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Let us say that a hypergraph $H=(V,E)$ is $T_1$ if for $x\neq y$ there is $e\in E$ such that $e\cap\{x,y\} = \{x\}$.

Note that for any $T_1$-space $(X,\tau)$ the topology $\tau$ contains the cofinite topology (the collection of sets with finite complement, along with $\emptyset$).

With $T_1$-hypergraphs, the situation does not seem as pleasant as this.

Question. If $H=(V,E)$ is a $T_1$-hypergraph, is there $E_1\subseteq E$ such that $(V, E_1)$ is $T_1$, but whenever $E_2$ is a proper subset of $E_1$, then $(V,E_2)$ is no longer $T_1$?

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  • $\begingroup$ Thanks for putting this effort in! $\endgroup$ Commented Mar 1, 2019 at 13:19

1 Answer 1

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Counterexample:

For $a\in\mathbb Q$ let $L_a=\{x\in\mathbb Q:x\lt a\}$, $R_a=\{x\in\mathbb Q:x\gt a\}$.

Let $H=(\mathbb Q,E)$ where $E=\{L_a:a\in\mathbb Q\}\cup\{R_a:a\in\mathbb Q\}$.

Clearly $H$ is a $T_1$-hypergraph. Consider any $E_1\subseteq E$ such that $(\mathbb Q,E_1)$ is $T_1$. Choose $a\in\mathbb Q$ so that $L_a\in E_1$. Let $E_2=E_1\setminus\{L_a\}$, a proper subset of $E_1$. I claim that $E_2$ is $T_1$.

Assume for a contradiction that $E_2$ is not $T_1$. Then there exist $x,y\in\mathbb Q$ such that $x\ne y$ and there is no $e\in E_2$ such that $e\cap\{x,y\}=\{x\}$. Since $E_1$ is $T_1$, we must have $L_a\cap\{x,y\}=\{x\}$, i.e., $x\lt a\le y$. Choose $z\in\mathbb Q$ so that $x\lt z\lt a$. Since $E_1$ is $T_1$, there is some $L_b\in E_1$ such that $L_b\cap\{x,z\}=\{x\}$, i.e., $x\lt b\le z\lt a\le y$. But then $L_b\in E_2$ and $L_b\cap\{x,y\}=\{x\}$, a contradiction.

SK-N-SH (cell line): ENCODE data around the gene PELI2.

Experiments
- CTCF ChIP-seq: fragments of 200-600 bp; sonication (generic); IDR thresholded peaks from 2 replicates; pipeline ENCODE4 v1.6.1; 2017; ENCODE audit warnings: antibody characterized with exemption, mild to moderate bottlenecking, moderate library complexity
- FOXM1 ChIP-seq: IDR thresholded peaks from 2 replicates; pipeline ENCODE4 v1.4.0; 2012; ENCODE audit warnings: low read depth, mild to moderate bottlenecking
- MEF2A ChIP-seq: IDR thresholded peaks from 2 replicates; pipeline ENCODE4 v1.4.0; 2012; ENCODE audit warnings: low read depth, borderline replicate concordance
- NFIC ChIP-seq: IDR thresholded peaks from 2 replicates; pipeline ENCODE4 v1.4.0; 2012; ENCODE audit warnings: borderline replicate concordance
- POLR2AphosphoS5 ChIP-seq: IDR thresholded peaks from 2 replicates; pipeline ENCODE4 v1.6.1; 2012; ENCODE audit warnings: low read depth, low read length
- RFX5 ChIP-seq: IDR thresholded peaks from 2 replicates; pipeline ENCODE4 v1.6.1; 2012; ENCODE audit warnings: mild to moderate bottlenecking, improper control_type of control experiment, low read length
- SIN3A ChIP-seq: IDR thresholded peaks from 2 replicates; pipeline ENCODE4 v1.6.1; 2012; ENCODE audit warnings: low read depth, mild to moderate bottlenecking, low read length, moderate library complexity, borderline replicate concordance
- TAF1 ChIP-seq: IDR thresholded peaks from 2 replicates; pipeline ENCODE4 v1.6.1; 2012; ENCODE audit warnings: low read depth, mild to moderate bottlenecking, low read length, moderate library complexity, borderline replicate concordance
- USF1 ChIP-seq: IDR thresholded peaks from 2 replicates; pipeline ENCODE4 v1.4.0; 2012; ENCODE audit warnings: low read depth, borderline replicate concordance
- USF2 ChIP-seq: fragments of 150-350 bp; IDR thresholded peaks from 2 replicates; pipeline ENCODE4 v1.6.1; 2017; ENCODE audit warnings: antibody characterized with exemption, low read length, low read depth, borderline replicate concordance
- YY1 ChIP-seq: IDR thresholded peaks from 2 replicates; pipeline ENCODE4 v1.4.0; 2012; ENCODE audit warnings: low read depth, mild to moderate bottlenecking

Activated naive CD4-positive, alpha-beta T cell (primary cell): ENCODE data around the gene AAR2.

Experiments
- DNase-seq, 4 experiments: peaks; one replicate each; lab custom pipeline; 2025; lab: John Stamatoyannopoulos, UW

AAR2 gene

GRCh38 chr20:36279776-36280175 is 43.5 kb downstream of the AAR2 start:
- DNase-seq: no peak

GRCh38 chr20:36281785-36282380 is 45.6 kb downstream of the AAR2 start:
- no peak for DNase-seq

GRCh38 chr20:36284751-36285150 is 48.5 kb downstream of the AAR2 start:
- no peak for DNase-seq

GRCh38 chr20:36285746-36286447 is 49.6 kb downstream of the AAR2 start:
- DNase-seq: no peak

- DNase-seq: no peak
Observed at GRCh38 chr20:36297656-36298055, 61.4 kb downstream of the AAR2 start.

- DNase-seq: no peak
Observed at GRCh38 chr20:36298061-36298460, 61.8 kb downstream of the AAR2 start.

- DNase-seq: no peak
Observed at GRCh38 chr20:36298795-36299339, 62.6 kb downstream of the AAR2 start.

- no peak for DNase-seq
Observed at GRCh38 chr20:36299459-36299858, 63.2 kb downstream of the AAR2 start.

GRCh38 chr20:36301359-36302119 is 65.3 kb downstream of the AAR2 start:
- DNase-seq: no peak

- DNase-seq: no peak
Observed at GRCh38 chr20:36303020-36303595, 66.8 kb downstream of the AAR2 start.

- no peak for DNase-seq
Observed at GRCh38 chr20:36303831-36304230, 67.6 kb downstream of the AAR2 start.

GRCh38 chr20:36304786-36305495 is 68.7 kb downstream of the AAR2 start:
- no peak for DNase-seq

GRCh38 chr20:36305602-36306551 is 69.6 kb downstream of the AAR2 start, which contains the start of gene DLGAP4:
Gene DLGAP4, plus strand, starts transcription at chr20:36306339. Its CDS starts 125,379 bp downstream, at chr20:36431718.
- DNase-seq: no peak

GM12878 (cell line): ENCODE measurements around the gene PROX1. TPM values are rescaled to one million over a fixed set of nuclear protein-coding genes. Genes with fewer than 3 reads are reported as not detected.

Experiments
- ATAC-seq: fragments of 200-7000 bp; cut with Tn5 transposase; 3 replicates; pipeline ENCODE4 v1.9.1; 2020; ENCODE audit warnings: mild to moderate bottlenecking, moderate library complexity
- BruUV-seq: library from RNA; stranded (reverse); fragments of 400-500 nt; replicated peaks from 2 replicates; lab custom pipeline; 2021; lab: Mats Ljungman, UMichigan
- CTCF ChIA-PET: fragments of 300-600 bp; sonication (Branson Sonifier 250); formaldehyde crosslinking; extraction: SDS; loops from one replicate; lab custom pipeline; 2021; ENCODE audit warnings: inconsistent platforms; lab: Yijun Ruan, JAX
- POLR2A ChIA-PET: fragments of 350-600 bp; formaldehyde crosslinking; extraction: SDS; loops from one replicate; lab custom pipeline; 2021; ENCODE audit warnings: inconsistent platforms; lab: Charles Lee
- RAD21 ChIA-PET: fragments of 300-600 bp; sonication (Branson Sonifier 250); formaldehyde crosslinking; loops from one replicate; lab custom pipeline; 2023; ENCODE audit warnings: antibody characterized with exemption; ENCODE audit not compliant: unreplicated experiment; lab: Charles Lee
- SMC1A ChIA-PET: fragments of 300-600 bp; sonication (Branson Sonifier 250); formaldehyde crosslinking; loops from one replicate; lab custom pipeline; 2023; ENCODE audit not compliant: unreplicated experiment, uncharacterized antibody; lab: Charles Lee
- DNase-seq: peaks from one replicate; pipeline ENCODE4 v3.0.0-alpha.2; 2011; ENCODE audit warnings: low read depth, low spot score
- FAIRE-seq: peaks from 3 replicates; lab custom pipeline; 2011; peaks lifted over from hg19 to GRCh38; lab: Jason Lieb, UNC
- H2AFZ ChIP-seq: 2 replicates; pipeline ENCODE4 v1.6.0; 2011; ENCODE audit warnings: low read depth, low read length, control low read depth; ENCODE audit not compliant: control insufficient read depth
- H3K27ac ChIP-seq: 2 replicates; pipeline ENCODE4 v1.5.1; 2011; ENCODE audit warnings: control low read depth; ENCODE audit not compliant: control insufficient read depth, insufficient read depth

P.S. Here is an example where the edges of the hypergraph are finite sets: $H=(V,E)$ where $V=\omega=\{0,1,2,3,\dots\}$ and $$E=\{\{0,1\},\{0,2\},\{0,3\},\{0,4\},\dots\}\cup\{\{1,2\},\{1,2,3\},\{1,2,3,4\},\dots\}.$$

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  • $\begingroup$ In the second line, wouldn't some notation like $R_a$ be better for the latter set? Because right now it's unclear if $L_c$ would mean the latter or the former. $\endgroup$
    – Wojowu
    Commented Feb 26, 2019 at 11:43

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